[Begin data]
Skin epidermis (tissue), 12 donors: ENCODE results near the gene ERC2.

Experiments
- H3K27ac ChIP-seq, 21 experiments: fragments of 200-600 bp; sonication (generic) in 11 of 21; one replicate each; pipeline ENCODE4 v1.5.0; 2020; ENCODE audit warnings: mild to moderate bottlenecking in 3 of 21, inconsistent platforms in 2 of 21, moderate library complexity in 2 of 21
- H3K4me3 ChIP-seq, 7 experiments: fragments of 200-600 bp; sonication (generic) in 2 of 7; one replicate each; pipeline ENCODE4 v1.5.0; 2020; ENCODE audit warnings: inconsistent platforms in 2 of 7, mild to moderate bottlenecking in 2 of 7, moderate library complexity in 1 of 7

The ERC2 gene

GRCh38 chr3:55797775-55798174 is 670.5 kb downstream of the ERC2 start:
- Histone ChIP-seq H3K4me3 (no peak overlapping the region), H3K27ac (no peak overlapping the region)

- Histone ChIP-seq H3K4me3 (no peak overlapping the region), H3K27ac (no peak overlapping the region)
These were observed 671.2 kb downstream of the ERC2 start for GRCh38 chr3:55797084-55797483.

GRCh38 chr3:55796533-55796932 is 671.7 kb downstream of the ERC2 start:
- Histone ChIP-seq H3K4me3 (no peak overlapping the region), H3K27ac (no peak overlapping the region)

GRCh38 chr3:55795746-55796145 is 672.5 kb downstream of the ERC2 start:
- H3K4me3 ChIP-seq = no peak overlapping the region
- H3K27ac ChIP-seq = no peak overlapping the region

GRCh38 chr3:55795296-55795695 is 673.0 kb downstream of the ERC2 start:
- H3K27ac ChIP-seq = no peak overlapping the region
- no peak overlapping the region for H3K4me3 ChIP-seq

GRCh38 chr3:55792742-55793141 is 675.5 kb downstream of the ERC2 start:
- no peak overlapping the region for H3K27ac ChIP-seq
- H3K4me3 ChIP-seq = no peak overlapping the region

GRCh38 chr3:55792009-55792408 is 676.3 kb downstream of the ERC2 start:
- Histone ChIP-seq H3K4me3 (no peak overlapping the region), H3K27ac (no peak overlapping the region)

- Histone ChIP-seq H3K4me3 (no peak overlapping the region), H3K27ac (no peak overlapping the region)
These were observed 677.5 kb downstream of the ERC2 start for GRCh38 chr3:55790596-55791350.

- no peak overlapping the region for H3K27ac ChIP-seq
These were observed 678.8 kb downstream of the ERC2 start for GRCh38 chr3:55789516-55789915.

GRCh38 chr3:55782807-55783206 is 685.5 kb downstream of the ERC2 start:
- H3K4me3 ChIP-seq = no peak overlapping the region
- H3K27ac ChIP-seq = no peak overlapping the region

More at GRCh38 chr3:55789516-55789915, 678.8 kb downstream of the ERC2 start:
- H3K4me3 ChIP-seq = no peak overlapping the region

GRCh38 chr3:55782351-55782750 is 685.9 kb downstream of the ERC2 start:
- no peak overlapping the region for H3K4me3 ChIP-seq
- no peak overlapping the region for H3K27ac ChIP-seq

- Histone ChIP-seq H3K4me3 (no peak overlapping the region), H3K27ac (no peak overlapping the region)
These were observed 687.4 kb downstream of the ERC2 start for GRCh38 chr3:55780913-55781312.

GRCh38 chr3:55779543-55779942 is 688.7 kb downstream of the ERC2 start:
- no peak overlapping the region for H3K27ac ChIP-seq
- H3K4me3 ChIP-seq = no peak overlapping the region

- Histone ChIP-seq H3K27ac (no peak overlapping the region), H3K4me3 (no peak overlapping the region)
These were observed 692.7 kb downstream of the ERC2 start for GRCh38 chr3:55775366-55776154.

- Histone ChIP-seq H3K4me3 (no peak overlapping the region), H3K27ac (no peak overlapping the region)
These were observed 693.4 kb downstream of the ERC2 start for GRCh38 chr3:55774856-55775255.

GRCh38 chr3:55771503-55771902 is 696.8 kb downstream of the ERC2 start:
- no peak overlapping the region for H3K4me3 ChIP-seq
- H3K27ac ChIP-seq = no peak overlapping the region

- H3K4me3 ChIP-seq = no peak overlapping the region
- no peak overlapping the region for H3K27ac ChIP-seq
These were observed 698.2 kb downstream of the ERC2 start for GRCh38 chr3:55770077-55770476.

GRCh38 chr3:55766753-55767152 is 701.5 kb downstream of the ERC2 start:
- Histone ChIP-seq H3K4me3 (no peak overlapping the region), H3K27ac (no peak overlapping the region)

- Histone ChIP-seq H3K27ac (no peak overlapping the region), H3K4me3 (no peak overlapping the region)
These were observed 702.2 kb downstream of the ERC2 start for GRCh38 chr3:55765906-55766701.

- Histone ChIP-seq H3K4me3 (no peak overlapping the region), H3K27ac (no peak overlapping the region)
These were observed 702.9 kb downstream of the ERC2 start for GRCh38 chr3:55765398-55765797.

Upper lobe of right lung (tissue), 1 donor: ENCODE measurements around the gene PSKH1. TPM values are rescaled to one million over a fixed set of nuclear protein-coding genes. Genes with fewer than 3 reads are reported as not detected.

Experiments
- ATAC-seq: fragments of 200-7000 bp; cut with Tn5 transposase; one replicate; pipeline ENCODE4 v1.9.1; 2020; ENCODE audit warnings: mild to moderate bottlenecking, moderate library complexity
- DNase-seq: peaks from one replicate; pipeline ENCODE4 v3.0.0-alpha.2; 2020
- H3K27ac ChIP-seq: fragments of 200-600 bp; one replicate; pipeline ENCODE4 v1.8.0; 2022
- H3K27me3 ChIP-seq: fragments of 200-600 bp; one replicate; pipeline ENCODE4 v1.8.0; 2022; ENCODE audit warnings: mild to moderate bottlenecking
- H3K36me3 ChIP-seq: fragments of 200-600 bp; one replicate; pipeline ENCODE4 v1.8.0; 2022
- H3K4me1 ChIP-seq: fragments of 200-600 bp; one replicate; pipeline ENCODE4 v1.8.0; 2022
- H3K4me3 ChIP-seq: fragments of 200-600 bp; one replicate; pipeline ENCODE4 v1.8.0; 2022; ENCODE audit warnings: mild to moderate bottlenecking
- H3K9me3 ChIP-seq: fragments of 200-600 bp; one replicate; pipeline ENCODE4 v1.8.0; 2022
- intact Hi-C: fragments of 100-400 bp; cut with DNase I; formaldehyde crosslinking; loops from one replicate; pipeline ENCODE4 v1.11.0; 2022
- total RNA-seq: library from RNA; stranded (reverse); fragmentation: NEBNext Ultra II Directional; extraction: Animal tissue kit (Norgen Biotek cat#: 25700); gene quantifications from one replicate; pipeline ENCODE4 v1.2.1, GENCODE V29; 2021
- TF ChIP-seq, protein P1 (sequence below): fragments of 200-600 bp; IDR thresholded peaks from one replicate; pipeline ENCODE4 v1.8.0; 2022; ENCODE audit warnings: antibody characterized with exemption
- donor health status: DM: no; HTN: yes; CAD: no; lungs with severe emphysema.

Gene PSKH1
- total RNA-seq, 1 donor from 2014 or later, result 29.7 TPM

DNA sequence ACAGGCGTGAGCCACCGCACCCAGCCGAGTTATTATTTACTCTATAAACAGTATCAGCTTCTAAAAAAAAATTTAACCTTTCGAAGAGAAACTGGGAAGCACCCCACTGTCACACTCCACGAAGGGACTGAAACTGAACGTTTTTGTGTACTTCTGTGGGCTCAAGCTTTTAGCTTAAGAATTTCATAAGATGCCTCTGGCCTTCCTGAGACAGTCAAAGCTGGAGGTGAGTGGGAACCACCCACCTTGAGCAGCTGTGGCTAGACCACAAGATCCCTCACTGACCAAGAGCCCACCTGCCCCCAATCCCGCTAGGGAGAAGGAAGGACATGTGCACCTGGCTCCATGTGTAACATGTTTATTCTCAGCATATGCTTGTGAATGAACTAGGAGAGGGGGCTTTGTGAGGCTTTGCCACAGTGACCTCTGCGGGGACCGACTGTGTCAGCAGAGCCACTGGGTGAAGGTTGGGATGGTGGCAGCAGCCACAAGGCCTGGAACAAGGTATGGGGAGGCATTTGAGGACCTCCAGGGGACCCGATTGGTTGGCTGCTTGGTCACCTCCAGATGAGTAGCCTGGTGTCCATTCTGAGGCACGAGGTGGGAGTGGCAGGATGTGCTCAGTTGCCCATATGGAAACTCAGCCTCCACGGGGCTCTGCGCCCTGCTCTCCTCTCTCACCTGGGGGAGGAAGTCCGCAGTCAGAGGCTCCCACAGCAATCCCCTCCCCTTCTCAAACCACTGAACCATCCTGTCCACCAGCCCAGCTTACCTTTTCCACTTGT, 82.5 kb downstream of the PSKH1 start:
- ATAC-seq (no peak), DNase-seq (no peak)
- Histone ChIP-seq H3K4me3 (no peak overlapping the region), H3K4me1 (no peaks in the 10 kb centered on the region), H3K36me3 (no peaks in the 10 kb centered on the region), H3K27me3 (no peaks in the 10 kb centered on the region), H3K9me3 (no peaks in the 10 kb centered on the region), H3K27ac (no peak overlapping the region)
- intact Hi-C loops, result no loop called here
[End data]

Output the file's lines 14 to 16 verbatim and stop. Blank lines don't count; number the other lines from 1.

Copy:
- H3K27ac ChIP-seq = no peak overlapping the region

GRCh38 chr3:55795296-55795695 is 673.0 kb downstream of the ERC2 start:
- H3K27ac ChIP-seq = no peak overlapping the region